The ensuing paragraph attempts to make the document sound like a reasonable proposition. It tells how many other natives of the New World have already submitted to Spanish rule and converted to Catholicism, and, moreover, that they have done so “in the way the subjects ought to do, with good will, without any resistance, immediately, without delay”. Such agreeable natives have been “joyfully and benignantly received” by the Spanish monarchy. And as for any natives now being addressed, the monarchs are prepared to receive them with “love and charity”.
Following this mention of love and charity, the tone changes, as the document concludes with threats in the case of refusal: “If you do not do this, and maliciously make delay in it, I certify to you that, with the help of God, we shall powerfully enter into your country, and shall make war against you in all ways and manners that we can, and shall subject you to the yoke and obedience of the Church and of their Highnesses”.
Whether the Requerimiento was read in its native Latin, or translated to Spanish, amounted to much the same; the vast majority of the time, the natives had not the slightest clue as to what the Spanish were telling them.
Historian O’Neal reinforces how the real purpose of the document was to “provide the colonizers with the spiritual justification they needed, basing conquest not on raw subjugation but on the authority of the Pope to grant the lands of the Americas to the Spanish”.
It is rather haunting to think of how, for the natives, this document they could not comprehend would change their world forever. Often the Requerimiento was not even actually presented to the natives: “Observers noted that the document was often read to trees, empty beaches, and abandoned villages, as well as from the decks of ships far out of earshot of land”.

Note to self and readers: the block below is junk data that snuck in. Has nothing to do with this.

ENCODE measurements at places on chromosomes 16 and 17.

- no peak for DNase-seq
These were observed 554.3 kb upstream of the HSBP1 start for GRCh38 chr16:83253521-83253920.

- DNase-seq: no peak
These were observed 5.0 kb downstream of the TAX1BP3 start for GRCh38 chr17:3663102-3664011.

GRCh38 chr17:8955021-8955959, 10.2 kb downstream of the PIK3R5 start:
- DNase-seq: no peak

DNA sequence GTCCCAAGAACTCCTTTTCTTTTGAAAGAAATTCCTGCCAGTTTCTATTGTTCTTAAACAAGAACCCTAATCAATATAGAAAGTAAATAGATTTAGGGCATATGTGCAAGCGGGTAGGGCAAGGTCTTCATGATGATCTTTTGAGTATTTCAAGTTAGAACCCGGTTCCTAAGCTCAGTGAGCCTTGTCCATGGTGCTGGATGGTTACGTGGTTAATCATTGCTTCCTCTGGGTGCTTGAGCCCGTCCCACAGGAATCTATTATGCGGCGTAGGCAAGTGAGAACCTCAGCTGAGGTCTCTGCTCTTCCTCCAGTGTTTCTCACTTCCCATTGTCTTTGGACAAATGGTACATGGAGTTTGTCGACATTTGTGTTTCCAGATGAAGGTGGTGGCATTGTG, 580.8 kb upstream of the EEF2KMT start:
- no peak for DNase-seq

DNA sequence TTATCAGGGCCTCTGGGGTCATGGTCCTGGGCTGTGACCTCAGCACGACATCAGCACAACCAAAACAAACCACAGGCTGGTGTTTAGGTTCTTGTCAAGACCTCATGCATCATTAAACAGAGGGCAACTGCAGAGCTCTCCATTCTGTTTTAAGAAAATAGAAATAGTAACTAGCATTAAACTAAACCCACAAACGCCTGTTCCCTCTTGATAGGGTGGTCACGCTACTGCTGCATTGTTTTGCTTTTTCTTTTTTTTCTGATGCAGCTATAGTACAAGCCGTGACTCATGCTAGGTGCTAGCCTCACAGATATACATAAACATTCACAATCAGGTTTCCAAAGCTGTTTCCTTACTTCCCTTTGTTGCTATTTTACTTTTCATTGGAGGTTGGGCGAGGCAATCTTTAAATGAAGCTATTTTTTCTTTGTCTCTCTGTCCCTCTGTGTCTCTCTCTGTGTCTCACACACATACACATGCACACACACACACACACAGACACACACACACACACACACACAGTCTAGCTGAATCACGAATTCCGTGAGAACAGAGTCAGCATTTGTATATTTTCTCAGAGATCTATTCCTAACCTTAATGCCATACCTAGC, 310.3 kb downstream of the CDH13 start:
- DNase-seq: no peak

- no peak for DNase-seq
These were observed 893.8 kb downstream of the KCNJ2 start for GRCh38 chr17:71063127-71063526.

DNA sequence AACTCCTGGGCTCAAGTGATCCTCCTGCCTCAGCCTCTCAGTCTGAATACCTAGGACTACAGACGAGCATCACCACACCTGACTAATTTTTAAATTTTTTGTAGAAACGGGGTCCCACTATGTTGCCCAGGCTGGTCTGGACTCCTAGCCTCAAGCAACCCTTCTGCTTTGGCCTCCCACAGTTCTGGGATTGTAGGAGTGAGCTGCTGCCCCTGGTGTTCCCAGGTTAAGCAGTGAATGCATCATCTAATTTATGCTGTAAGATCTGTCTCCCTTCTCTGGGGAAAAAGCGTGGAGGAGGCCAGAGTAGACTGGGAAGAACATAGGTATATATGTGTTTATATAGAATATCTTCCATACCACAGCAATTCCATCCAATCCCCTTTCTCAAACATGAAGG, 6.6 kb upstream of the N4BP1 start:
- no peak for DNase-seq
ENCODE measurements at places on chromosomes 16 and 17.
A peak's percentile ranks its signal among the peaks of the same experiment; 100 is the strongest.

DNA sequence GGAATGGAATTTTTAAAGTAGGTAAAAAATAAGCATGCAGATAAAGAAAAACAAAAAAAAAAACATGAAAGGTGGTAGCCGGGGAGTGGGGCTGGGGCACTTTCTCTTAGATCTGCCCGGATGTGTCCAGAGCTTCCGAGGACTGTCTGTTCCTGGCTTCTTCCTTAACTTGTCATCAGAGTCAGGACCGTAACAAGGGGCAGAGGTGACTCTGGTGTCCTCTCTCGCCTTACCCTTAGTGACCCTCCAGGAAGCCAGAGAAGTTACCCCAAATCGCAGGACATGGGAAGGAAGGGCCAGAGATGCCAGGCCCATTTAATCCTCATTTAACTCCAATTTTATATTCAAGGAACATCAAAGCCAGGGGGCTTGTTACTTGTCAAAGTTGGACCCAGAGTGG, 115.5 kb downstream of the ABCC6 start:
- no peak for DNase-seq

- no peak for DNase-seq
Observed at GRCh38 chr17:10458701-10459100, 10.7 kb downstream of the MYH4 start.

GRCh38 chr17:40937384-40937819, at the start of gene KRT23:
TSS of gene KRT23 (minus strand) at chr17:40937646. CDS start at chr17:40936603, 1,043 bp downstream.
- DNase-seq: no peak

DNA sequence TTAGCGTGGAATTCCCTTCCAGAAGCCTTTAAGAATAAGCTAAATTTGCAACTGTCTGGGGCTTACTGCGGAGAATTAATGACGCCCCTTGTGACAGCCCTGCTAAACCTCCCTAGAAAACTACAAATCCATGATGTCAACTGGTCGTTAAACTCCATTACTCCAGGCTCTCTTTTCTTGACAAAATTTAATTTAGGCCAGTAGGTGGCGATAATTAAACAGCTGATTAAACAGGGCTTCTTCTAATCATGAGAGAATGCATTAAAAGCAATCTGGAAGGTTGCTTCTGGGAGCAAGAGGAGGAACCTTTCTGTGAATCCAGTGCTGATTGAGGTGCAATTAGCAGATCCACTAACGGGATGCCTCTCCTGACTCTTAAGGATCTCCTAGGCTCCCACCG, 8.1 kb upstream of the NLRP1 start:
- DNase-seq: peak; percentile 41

The Requerimiento’s own author, Palacios Rubios – despite his politics – acknowledged the frequent absurdity. He reportedly “could not stop laughing” when told of how his document had been used in one instance.
However ridiculous its presentation, the document’s implications would vastly change the course of history, as New World conquest rose to a fevered pitch. Later in 1513, Vasco Núñez de Balboa crossed the Isthmus of Panama, bringing the first European journey to the western coast of the New World and the Pacific Ocean. Several years later, the Spanish – under Hernán Cortés – invaded the thriving Aztec Empire.
In fairness to these conquerors, the witnessing of Aztec human sacrifice on a mass level would only reinforce any preconceived notions that, under the Spanish monarchy, they were acting in a righteous way – introducing Christian ideals to a civilization so long accustomed to barbarous practices.
During the ensuing years of the 16th century, an estimated 250,000 Spanish would settle in the Americas. This influx of people (especially those bringing new diseases, smallpox most notably) often had devastating consequences for native populations; some estimate that, in Mexico and Peru, over 80% of the indigenous population was wiped out.
On a more triumphant note, the Spanish would dominate the Americas for centuries, as the Requerimiento kept finding its way to the next perplexed audience.